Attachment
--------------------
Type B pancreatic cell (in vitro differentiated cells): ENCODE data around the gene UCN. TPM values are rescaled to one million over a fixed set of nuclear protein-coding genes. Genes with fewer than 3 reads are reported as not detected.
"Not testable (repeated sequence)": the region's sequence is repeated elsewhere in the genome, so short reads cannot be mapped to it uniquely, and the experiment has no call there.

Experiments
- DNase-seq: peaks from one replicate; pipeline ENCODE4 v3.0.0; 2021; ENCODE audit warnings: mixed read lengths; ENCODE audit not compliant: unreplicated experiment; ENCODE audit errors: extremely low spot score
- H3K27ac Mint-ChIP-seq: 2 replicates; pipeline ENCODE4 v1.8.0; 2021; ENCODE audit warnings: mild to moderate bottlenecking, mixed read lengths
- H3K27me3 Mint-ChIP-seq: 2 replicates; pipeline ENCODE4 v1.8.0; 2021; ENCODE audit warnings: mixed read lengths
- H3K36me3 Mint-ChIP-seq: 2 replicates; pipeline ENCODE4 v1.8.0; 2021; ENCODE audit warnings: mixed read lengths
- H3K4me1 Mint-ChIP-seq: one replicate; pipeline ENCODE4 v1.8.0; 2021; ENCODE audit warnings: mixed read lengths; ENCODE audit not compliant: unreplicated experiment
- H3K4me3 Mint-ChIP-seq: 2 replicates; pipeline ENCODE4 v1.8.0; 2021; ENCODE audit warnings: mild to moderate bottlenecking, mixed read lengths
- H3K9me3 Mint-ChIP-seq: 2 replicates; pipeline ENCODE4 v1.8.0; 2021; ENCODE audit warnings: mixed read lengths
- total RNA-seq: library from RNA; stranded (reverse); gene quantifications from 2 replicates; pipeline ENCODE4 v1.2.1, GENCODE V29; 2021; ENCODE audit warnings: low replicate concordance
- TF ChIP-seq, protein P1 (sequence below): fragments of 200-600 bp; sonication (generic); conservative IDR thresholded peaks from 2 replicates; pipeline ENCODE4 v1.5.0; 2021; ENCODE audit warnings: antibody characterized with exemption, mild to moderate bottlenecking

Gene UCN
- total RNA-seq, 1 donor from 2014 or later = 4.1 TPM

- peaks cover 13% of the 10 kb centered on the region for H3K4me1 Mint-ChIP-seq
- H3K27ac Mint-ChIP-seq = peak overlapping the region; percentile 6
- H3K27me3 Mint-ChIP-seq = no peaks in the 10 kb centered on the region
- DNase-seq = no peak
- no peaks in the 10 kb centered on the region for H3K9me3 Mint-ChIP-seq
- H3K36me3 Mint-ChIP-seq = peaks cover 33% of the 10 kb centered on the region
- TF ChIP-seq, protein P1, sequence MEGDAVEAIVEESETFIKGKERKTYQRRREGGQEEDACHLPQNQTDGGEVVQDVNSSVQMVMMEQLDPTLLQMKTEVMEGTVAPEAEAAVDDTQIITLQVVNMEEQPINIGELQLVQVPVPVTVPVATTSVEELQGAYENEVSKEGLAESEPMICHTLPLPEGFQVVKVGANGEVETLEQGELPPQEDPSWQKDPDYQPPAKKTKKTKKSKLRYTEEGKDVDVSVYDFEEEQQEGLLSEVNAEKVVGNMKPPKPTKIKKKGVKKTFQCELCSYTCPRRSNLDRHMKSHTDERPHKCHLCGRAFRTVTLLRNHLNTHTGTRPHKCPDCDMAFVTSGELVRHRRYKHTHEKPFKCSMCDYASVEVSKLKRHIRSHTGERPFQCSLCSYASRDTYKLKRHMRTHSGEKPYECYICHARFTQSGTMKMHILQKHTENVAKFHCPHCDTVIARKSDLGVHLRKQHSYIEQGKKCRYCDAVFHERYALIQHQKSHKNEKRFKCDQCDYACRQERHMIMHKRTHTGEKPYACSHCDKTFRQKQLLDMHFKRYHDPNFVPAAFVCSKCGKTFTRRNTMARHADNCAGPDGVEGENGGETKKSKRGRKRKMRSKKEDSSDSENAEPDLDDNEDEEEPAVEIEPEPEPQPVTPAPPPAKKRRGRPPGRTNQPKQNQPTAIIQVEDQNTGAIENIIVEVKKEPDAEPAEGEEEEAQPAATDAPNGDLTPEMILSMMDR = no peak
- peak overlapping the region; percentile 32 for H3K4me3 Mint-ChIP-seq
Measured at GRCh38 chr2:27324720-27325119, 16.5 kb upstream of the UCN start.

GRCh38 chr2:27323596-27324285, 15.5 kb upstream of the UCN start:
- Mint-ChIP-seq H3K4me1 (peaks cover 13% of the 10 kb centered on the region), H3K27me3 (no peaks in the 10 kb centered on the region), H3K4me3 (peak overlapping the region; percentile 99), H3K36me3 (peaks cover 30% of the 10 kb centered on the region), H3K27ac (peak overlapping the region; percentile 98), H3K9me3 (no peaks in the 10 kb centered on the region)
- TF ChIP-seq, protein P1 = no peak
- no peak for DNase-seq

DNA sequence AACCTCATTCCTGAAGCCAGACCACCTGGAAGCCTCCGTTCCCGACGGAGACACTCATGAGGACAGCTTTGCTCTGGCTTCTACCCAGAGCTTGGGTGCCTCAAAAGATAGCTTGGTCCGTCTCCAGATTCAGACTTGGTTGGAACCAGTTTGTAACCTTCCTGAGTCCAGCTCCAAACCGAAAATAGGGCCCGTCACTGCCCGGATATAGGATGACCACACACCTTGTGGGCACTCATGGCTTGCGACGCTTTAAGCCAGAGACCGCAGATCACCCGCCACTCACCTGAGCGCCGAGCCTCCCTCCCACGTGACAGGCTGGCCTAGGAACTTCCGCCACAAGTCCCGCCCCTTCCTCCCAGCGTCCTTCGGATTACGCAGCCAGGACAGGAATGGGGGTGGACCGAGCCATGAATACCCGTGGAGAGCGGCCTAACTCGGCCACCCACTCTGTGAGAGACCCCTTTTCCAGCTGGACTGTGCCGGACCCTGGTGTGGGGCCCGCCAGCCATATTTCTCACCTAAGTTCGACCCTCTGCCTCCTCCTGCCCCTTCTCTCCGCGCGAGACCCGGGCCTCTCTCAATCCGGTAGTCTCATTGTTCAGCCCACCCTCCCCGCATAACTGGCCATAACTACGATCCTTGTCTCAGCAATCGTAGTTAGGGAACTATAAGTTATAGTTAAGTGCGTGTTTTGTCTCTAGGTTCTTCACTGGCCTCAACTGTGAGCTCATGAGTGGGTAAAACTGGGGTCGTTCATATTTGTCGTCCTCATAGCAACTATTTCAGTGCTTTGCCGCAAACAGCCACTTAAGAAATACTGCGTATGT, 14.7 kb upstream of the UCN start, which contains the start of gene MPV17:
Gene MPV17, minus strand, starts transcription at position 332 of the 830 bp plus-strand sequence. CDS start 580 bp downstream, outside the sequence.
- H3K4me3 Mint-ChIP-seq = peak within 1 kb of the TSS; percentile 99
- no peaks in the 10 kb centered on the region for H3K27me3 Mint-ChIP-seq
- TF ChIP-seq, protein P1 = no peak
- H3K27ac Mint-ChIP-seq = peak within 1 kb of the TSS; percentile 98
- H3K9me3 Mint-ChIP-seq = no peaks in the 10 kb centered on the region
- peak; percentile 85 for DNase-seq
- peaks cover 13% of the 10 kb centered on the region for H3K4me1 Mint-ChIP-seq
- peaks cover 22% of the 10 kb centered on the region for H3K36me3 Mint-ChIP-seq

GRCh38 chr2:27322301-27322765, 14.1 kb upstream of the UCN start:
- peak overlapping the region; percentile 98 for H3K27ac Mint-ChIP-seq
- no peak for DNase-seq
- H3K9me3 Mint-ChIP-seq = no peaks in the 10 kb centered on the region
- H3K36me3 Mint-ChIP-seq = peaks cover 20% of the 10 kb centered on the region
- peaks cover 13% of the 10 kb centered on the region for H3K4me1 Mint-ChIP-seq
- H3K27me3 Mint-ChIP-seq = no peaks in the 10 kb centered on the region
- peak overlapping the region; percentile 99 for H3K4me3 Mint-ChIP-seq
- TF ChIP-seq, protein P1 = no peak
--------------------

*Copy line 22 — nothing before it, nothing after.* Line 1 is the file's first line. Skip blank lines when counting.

- peak overlapping the region; percentile 32 for H3K4me3 Mint-ChIP-seq